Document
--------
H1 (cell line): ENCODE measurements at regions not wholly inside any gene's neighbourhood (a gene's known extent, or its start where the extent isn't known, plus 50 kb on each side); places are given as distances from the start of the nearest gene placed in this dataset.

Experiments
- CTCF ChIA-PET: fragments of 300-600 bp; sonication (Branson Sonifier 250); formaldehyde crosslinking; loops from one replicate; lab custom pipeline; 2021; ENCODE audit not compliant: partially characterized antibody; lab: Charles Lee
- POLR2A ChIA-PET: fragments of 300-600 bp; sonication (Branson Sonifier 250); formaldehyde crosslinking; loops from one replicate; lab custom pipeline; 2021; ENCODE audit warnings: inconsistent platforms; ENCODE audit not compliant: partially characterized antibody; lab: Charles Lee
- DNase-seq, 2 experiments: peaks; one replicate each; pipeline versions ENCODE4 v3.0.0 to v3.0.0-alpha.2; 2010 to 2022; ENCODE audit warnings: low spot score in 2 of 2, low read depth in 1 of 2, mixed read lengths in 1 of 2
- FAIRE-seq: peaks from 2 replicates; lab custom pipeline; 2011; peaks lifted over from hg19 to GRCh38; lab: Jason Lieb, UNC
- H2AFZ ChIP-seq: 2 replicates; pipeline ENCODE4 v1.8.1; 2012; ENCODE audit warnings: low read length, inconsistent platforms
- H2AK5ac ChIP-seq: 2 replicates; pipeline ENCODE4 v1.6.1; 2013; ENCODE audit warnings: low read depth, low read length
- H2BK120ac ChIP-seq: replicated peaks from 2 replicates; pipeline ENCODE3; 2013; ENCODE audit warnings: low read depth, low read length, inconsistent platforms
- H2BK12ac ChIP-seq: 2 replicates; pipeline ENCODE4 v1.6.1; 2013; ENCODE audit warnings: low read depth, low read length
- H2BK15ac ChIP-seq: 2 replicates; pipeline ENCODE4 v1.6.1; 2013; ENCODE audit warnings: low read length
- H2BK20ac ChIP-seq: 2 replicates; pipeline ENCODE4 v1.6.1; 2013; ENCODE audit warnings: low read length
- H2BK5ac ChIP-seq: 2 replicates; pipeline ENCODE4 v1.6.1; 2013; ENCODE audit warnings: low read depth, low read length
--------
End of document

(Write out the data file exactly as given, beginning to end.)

H1 (cell line): ENCODE measurements at regions not wholly inside any gene's neighbourhood (a gene's known extent, or its start where the extent isn't known, plus 50 kb on each side); places are given as distances from the start of the nearest gene placed in this dataset.

Experiments
- CTCF ChIA-PET: fragments of 300-600 bp; sonication (Branson Sonifier 250); formaldehyde crosslinking; loops from one replicate; lab custom pipeline; 2021; ENCODE audit not compliant: partially characterized antibody; lab: Charles Lee
- POLR2A ChIA-PET: fragments of 300-600 bp; sonication (Branson Sonifier 250); formaldehyde crosslinking; loops from one replicate; lab custom pipeline; 2021; ENCODE audit warnings: inconsistent platforms; ENCODE audit not compliant: partially characterized antibody; lab: Charles Lee
- DNase-seq, 2 experiments: peaks; one replicate each; pipeline versions ENCODE4 v3.0.0 to v3.0.0-alpha.2; 2010 to 2022; ENCODE audit warnings: low spot score in 2 of 2, low read depth in 1 of 2, mixed read lengths in 1 of 2
- FAIRE-seq: peaks from 2 replicates; lab custom pipeline; 2011; peaks lifted over from hg19 to GRCh38; lab: Jason Lieb, UNC
- H2AFZ ChIP-seq: 2 replicates; pipeline ENCODE4 v1.8.1; 2012; ENCODE audit warnings: low read length, inconsistent platforms
- H2AK5ac ChIP-seq: 2 replicates; pipeline ENCODE4 v1.6.1; 2013; ENCODE audit warnings: low read depth, low read length
- H2BK120ac ChIP-seq: replicated peaks from 2 replicates; pipeline ENCODE3; 2013; ENCODE audit warnings: low read depth, low read length, inconsistent platforms
- H2BK12ac ChIP-seq: 2 replicates; pipeline ENCODE4 v1.6.1; 2013; ENCODE audit warnings: low read depth, low read length
- H2BK15ac ChIP-seq: 2 replicates; pipeline ENCODE4 v1.6.1; 2013; ENCODE audit warnings: low read length
- H2BK20ac ChIP-seq: 2 replicates; pipeline ENCODE4 v1.6.1; 2013; ENCODE audit warnings: low read length
- H2BK5ac ChIP-seq: 2 replicates; pipeline ENCODE4 v1.6.1; 2013; ENCODE audit warnings: low read depth, low read length